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us see the result, and how far he is from being able to save wherewith to meet the casualties of sickness and want of employment.

44 weeks, at $4.50, - - - - - - - - $198 00
Shoes and clothing for self and wife, - - - - 24 00
For two children, at $8 each, - - - - - 16 00
Rent, 50 cents per week, - - - - - - 26 00
Soap, candles, &c. at 8 cents per week, - - - 4 16
Fuel, at 15 cents per week, - - - - - 7 80
Bread, meat, drink, vegetables, &c. for self, wife, and two 116 68
children, at 8 cents each per day, - - - -
——— $194 64

This is a sample of a large class, whom citizens, wallowing in wealth and enjoying all the luxuries of life, vituperate for not saving enough when employed, wherewith to support themselves during hard winters and times of sickness!!! And let it be observed, that this calculation is for two children, whereas some of those persons have four or five.

There are, I believe, some journeymen in Philadelphia whose wages do not much, if any thing, exceed four dollars and a half a week.

Philadelphia, June 28, 1833.

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But we are gravely told, that some of the seamstresses ought to go to service—that servants are scarce; if they would condescend to fill that station, they might have comfortable homes, abundance of good food, light labour, and high wages.

That there may be found some individuals among those oppressed women who might go to service, and whom a false pride prevents from taking that course, I admit. But on a careful inquiry of the Matron of the Provident Society, and of the Managers of the Female Hospitable Society, I am persuaded the number is small, and bears but a slight proportion to the whole number of the seamstresses. There is among them a large proportion of aged widows, who are wholly unfit for service, and many young widows, with two or three small children, who are as dear to them, as theirs are to the rich; whom, of course, they cannot bear to part with; and whom their wages, as servants, would not support at nurse.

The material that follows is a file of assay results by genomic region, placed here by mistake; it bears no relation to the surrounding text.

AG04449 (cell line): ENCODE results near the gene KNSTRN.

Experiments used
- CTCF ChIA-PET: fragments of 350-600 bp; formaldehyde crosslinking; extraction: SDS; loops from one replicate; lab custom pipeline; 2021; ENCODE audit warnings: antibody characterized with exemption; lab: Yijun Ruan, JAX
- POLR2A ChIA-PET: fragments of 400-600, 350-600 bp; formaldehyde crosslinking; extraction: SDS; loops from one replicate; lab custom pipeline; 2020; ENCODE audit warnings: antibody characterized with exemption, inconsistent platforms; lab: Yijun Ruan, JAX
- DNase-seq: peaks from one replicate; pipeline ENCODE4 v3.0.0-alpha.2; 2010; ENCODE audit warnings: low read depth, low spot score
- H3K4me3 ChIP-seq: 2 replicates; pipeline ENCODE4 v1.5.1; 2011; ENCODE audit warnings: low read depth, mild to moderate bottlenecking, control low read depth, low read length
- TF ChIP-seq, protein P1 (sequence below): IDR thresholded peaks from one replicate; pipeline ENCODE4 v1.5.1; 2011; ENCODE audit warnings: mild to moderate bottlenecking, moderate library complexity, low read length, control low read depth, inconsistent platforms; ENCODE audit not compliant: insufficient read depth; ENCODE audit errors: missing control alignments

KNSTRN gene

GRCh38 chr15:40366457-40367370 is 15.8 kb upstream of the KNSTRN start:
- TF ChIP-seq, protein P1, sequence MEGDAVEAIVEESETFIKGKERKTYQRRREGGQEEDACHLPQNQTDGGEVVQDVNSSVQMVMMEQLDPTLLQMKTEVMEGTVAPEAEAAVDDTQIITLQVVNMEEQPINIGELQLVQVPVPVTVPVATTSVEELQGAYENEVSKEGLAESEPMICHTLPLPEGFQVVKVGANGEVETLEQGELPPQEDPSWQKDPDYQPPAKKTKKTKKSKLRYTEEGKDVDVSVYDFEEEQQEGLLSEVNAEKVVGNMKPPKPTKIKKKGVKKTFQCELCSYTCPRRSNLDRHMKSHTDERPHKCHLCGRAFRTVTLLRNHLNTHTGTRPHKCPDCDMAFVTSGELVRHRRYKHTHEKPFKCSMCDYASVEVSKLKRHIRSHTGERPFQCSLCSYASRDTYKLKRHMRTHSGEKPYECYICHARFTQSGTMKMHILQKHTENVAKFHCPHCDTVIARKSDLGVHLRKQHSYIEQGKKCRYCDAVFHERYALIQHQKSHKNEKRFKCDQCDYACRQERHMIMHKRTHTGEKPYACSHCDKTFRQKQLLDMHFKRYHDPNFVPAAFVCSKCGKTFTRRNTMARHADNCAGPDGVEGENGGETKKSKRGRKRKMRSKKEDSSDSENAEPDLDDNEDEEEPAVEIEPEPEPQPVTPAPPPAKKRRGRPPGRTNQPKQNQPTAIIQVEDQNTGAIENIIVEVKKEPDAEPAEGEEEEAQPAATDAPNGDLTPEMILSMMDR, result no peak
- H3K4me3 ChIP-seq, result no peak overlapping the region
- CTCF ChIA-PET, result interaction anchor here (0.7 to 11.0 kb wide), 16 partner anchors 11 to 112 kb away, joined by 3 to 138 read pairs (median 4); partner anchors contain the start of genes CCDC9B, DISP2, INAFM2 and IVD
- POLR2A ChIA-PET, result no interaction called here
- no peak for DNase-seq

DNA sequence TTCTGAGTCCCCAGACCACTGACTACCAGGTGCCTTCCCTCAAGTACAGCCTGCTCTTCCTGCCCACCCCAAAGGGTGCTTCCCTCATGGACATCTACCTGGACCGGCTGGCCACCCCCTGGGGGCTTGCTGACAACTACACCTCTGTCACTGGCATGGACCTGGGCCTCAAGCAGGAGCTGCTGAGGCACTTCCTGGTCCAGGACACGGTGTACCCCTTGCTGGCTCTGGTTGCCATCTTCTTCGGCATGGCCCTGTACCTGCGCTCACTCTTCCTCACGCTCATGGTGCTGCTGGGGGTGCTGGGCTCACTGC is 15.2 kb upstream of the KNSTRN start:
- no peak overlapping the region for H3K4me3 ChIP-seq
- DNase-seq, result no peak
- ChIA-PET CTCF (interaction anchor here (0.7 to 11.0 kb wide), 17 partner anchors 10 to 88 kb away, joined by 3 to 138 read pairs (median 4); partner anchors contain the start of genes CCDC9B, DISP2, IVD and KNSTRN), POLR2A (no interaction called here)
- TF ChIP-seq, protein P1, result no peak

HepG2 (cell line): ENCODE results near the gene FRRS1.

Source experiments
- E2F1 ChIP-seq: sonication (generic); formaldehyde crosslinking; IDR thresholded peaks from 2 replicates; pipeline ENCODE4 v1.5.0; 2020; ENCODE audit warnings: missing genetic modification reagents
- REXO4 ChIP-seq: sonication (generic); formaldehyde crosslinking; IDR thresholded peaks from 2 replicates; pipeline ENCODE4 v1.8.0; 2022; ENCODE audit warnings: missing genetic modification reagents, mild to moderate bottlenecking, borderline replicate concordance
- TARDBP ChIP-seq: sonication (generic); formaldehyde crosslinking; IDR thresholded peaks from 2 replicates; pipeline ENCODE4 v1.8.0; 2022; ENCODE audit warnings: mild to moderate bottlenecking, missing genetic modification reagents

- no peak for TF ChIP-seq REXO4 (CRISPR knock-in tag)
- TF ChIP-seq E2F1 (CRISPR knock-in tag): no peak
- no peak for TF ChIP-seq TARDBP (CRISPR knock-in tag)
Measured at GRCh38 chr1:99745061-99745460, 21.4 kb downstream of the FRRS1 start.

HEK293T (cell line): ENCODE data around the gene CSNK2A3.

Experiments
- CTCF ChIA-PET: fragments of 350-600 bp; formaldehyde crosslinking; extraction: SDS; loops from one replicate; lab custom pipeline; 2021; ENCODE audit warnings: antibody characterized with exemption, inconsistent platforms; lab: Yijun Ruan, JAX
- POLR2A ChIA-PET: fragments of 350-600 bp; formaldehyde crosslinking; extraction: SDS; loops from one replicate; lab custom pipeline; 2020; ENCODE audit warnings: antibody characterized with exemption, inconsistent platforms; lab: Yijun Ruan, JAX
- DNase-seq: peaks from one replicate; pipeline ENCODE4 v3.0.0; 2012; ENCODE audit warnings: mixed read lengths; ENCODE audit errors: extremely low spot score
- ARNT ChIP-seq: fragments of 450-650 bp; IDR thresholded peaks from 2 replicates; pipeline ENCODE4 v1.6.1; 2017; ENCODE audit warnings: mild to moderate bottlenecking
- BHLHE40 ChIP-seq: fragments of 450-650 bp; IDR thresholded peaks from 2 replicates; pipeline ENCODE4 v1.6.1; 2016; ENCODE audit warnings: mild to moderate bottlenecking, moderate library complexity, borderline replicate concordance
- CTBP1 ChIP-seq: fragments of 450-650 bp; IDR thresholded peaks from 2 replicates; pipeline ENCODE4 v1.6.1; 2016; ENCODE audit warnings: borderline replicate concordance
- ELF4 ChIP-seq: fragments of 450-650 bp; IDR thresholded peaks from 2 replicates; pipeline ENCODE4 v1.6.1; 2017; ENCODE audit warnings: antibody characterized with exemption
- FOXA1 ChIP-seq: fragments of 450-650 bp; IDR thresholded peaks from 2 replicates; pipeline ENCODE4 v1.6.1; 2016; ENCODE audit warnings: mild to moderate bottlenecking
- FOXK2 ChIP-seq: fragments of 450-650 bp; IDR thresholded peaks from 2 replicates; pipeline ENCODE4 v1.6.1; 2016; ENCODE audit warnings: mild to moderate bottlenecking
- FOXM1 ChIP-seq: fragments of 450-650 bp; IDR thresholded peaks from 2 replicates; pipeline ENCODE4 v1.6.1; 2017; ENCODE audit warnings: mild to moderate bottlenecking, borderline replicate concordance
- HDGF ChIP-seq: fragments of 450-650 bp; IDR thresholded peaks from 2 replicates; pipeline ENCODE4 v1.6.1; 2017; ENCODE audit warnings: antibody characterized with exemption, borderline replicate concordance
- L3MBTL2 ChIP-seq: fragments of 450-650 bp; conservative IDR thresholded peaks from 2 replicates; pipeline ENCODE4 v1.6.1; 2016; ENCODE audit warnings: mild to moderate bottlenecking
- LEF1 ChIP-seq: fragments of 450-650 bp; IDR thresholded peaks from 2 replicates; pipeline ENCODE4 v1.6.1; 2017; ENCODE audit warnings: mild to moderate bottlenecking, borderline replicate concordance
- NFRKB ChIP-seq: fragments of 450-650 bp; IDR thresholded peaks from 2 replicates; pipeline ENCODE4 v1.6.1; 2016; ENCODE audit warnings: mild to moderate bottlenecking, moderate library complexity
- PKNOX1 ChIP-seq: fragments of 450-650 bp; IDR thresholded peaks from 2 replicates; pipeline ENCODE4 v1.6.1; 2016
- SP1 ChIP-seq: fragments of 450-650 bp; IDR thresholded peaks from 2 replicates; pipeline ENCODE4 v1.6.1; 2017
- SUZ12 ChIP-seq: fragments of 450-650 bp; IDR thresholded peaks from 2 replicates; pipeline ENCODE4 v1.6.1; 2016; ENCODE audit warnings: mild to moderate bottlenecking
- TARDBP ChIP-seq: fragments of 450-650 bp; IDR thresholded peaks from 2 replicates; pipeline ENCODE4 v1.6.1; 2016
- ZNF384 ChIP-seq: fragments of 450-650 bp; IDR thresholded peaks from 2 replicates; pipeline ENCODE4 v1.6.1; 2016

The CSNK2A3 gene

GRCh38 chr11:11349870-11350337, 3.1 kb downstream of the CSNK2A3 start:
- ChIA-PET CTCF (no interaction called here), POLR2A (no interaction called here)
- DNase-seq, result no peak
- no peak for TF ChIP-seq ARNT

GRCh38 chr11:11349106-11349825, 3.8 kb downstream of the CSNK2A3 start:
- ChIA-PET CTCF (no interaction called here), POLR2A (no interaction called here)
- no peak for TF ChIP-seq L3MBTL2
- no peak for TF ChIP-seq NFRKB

Extract of a letter from Mrs. Margaret Silver, Secretary of the Female Hospitable Society.

"Philadelphia, Jan. 5, 1832.

"On consulting with the Managers of the Female Hospitable Society, we have concluded from the experience which twenty-three years have given us, to return the following answers to your queries:—

"1. The number of women who apply for work in the winter season, is, on an average, five hundred.

"2. As to persons among them fit for house-maids, or service in families, not one in fifty.

"3. As to the number of widows, the proportion is as seventy-five to an hundred; the remainder, chiefly wives deserted by their husbands, or whose husbands do nothing for the maintenance of their children, who are too young to do any thing for themselves.

"4. As to aged females, one half are of that class, and one fifth of the whole infirm.

"Yours, &c.

"Mr. M. Caret.


Extract of a letter from Mrs. Queen, Matron of the Philadelphia Provident Society.

"Sir,—As far as I can judge, from what the women told me last winter, I should think that at least six hundred of them were widows. At least two thirds of them said they had